These oaks replace those which formed the earlier Avenue of Honour named after the then manager at the Ballarat Orphanage. After Arthur Kenny’s death in 1925, the Avenue named in his honour slowly fell into disrepair. This project along with today’s ceremony form part of CAFS 150th celebrations in 2015.
Today, a newly cast commemorative brass plaque sits alongside each replacement oak; and the one pictured below commemorates the life of 4114 Sapper James Wallace – one of Ballarat’s sons – who served with the 5th Australian Army Tunnelling Corps.
Lest We Forget.
More on the re-creation of the Arthur Kenny Avenue of Honour:
For the past year members working on the Mining Mud & Medals Project have been searching archives and records for the names of tunnellers from the Ballarat Electorate. During that time many have been added to our growing list of names.
On ANZAC Day last year we noticed many of those them were unrepresented amongst the rows of white crosses on the median strip near the Cenotaph, on Sturt Street. Every year volunteers from Ballarat RSL and Bunnings Ballarat carefully place each cross into the ground, in alphabetical order, a few days before ANZAC Day.
Many residents will be unaware those small crosses can be purchased by family members of ex-servicemen and women from all theatres of war, for the relatives who have spent a considerable amount of their life in Ballarat, from RSL Ballarat, for the one-off cost of $20 each (Those applying do not have to be modern day descendants of ANZAC diggers). This price barely covers the cost of making and painting each cross. There are also additional costs incurred during the preparation, such as printing and plasticising of the individual name tag attached to each cross.
Members of the Mining Mud & Medals sub-committee (auspiced by Victorian Interpretive Projects Inc.) recently compiled a list of unrepresented tunnellers. They were anxious to ensure their names would not be forgotten on the centenary of ANZAC this year. A search by staff at RSL Ballarat subsequently revealed, almost 60 Ballarat tunnellers were missing from the list of names in their White Cross database.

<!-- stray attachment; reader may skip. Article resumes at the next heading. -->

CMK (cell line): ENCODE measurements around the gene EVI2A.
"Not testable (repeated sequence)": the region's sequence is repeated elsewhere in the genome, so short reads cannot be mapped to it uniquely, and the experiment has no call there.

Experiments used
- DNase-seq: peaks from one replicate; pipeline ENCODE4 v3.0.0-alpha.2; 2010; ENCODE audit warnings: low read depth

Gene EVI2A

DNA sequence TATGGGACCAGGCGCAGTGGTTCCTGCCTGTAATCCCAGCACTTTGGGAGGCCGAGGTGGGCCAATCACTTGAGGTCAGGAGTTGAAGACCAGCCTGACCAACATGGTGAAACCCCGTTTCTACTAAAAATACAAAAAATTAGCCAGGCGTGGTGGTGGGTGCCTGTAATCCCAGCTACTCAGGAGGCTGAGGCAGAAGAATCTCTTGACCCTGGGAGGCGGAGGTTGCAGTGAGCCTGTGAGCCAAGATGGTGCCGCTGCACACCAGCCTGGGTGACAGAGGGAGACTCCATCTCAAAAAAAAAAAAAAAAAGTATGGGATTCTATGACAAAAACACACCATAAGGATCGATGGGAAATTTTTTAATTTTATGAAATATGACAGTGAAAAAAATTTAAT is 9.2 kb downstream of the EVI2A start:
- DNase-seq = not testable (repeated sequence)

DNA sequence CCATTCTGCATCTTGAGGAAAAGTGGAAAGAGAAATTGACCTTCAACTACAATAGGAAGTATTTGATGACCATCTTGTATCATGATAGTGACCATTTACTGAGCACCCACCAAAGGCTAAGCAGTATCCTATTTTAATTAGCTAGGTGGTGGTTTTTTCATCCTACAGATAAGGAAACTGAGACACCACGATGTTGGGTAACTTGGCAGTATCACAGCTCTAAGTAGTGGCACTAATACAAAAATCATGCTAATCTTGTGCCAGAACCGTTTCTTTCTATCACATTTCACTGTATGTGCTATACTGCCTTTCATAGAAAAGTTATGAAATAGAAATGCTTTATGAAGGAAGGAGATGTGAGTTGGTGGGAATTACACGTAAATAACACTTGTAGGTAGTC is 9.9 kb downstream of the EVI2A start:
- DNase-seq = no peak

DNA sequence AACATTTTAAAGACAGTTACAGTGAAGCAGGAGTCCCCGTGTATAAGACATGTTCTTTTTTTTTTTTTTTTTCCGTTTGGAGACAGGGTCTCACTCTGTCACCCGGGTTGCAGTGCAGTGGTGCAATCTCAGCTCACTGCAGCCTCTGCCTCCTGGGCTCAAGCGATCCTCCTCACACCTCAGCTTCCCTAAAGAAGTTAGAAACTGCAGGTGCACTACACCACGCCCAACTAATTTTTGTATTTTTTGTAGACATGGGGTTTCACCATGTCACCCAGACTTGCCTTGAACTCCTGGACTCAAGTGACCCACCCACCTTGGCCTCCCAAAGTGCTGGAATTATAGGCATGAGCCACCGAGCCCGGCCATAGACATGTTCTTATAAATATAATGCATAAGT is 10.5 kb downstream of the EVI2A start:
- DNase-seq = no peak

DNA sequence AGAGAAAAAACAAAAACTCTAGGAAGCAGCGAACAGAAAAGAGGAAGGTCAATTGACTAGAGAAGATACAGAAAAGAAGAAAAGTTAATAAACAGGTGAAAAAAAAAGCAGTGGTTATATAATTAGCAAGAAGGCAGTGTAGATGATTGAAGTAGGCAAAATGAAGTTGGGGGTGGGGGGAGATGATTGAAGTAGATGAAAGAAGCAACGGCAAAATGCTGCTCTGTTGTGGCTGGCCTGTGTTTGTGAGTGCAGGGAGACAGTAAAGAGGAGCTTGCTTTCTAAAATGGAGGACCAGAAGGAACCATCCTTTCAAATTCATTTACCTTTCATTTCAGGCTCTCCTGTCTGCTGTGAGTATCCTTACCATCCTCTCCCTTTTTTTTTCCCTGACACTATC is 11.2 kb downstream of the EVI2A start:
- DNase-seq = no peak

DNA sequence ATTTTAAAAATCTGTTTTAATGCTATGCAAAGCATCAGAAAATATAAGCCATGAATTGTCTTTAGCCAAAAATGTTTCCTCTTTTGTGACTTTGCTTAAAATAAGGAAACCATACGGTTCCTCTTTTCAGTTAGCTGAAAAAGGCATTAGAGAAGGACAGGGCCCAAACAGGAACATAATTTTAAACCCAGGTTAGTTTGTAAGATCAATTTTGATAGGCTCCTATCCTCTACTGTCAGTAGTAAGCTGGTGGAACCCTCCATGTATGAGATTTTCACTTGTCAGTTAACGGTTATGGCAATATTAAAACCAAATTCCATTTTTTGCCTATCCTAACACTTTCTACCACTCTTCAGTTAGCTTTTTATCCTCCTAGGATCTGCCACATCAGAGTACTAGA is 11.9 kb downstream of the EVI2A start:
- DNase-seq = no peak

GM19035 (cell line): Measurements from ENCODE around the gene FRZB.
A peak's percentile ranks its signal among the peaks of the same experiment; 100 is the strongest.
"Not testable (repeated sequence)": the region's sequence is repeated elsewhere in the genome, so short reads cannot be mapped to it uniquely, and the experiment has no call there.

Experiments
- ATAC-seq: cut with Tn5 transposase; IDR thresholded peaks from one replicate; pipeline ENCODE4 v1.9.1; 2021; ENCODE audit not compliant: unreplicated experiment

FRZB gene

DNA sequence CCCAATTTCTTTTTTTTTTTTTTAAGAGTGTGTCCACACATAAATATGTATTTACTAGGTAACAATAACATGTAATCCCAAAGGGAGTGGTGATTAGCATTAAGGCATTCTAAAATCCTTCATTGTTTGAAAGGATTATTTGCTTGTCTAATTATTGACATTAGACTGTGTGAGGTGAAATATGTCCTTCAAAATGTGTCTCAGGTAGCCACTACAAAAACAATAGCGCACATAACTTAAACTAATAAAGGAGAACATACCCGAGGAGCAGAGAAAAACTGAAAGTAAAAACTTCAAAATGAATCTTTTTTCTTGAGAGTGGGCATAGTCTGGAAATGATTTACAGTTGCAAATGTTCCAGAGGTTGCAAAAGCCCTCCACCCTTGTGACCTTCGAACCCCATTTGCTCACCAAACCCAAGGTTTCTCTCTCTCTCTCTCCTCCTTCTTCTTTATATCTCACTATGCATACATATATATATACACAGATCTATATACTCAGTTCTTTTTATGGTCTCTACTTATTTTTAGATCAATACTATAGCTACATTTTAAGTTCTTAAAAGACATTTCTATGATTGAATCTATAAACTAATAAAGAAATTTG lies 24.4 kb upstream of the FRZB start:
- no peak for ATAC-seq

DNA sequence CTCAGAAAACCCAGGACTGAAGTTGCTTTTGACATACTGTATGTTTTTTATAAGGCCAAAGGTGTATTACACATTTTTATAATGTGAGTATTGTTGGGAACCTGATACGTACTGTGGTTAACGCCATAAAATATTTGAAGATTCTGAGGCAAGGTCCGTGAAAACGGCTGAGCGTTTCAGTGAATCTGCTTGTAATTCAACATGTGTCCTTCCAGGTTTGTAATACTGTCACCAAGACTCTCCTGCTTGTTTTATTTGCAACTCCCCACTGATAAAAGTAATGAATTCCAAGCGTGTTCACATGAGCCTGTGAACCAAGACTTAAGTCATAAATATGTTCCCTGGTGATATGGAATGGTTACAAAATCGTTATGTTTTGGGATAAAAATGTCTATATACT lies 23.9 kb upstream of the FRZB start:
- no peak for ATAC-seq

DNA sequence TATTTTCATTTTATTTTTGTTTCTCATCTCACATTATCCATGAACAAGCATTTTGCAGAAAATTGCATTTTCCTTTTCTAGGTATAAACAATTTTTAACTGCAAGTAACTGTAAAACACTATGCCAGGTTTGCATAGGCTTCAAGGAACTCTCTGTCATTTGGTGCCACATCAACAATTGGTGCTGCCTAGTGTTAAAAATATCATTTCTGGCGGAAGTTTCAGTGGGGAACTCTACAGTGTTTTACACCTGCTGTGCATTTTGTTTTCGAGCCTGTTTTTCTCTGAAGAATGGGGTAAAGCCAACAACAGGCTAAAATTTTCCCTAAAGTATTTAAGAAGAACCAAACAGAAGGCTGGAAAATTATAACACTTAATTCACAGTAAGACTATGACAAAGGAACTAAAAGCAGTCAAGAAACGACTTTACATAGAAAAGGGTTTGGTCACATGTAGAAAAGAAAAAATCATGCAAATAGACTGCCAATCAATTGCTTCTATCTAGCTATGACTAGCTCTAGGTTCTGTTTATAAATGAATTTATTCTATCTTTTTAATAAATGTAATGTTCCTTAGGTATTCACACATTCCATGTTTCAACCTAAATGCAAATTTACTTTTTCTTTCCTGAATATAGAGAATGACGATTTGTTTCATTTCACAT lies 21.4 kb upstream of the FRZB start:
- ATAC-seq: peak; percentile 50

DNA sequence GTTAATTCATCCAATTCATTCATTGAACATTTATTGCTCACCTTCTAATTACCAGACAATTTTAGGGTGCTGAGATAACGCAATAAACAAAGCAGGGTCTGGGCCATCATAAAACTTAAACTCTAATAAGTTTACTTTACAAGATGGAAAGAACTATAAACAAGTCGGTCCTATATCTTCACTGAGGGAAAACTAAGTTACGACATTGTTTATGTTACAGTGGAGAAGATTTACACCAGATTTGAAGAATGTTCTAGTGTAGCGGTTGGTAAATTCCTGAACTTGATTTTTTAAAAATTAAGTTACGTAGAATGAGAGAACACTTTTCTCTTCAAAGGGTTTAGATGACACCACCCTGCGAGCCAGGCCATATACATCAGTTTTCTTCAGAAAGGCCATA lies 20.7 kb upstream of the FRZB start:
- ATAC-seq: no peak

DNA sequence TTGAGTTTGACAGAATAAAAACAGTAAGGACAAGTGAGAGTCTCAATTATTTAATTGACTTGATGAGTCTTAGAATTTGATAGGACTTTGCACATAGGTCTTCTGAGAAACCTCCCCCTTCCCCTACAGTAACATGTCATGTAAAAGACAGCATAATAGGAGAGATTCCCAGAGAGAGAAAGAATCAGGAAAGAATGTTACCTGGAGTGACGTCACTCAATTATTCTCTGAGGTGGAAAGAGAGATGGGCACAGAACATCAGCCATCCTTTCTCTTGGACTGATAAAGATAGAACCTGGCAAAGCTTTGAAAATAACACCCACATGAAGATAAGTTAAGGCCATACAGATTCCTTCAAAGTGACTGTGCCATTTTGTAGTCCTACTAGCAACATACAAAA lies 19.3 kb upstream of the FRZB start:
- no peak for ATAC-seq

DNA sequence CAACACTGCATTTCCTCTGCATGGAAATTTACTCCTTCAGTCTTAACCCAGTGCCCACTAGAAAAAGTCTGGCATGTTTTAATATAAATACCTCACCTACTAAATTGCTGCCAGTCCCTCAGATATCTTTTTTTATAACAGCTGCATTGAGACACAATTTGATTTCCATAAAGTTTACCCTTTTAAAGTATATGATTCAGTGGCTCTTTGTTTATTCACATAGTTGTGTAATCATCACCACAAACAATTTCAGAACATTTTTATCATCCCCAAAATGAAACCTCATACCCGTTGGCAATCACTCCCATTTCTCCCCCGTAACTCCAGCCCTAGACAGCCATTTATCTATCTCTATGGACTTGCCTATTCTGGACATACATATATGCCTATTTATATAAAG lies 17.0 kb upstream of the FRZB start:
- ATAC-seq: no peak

There are many reasons why their names may have been forgotten. Descendants of those who served in Australian Army Tunnelling Companies during WW1 are often unaware great grandad or a great uncle worked as a tunneller during the Secret War. In some instances, these servicemen simply had no family left in Ballarat.
With this in mind, the Mining Mud and Medals team agreed to facilitate the donation of 60+ crosses to the Ballarat RSL. A partnership between members of the Ballarat East Men’s Shed and Bunnings Ballarat ensured the White Cross project was completed in time for the Centenary of ANZAC commemorations held on 25 April 2015.
Volunteers from the Ballarat East Men’s Shed were honoured to be asked to make and paint the timber crosses for free: in all, they made 100 from recycled hardwood! They also ensured each cross had an RSL poppy wired onto it – and double-sided plastic clips were carefully attached to hold each name card in place. RSL Ballarat provided their poppies at no cost and Bunnings Ballarat kindly offered to supply the special clips used to hold the name tags. Thank you to everyone who worked to ensure this White Cross project was such a success. What a wonderful team effort!
In March 2016 the MM&M team will once again submit a list of recently identified tunneller names to RSL Ballarat for verification, and inclusion on their White Cross database. If you or a member of your extended family are connected to a local man who served with the Australian Army Tunnelling Corps, please contact the team at firstname.lastname@example.org for further information.
Lest We Forget.